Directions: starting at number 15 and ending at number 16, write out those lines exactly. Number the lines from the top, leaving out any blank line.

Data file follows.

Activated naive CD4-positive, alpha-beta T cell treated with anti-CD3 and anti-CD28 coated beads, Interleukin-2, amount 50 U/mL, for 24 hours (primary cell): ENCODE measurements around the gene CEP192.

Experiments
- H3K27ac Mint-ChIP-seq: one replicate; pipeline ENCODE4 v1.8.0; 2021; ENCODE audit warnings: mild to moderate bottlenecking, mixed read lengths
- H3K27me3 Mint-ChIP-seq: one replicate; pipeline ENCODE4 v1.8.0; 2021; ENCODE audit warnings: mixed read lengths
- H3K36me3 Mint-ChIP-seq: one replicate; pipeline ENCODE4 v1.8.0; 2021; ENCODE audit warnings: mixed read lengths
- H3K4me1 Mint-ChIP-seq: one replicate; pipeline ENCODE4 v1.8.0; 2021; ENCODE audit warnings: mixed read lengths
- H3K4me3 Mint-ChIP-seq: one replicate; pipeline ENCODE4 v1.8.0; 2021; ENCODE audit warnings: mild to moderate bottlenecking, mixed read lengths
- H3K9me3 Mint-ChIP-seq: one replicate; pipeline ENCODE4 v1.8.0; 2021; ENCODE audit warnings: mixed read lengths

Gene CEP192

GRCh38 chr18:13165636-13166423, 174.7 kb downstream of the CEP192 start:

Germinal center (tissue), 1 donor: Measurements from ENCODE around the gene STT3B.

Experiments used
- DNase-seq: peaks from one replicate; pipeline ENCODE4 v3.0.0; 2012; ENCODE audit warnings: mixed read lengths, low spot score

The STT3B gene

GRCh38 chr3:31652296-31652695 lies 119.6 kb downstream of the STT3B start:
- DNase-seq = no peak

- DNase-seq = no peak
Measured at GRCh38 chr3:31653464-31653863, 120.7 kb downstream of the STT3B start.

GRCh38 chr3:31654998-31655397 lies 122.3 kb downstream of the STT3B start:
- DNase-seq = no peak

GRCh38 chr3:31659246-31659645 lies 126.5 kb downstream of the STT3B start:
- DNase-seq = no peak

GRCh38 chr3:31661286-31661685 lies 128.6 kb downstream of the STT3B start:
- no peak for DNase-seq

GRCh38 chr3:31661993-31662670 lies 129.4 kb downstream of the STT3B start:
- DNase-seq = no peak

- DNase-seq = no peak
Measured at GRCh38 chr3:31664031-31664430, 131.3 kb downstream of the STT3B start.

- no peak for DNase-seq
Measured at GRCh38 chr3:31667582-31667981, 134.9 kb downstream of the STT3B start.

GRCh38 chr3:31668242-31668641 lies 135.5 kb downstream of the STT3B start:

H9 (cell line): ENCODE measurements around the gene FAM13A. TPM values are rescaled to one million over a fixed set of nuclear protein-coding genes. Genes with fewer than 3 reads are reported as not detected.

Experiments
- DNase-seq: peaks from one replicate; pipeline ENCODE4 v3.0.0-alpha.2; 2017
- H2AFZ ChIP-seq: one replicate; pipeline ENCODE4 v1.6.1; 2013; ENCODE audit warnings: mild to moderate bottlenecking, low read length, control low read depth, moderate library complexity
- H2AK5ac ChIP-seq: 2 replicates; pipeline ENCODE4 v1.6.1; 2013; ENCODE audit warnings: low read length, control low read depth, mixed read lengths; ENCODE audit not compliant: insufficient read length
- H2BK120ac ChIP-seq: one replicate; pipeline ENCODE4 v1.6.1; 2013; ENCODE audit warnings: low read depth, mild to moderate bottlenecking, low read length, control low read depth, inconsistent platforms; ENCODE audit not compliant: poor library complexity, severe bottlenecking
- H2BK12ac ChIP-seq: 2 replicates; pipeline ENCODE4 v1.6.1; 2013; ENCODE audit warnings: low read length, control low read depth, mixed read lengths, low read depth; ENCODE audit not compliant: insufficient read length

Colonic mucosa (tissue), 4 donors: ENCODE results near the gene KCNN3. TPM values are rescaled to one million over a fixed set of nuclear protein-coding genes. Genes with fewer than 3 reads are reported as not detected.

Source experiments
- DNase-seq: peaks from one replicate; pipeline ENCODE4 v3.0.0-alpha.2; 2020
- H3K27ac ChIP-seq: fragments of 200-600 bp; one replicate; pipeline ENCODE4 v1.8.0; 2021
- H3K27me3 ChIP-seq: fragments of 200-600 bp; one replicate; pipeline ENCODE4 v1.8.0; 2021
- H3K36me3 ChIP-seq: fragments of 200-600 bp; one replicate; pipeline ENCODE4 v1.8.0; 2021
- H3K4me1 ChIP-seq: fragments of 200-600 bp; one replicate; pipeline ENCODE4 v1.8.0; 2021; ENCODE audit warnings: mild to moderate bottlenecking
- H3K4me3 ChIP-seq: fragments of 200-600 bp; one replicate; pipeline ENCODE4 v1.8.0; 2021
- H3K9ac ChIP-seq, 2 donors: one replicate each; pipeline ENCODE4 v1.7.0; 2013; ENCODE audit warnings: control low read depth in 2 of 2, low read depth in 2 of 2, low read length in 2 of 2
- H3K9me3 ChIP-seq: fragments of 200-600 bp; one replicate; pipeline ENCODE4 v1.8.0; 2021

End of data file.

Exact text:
GRCh38 chr3:31652296-31652695 lies 119.6 kb downstream of the STT3B start:
- DNase-seq = no peak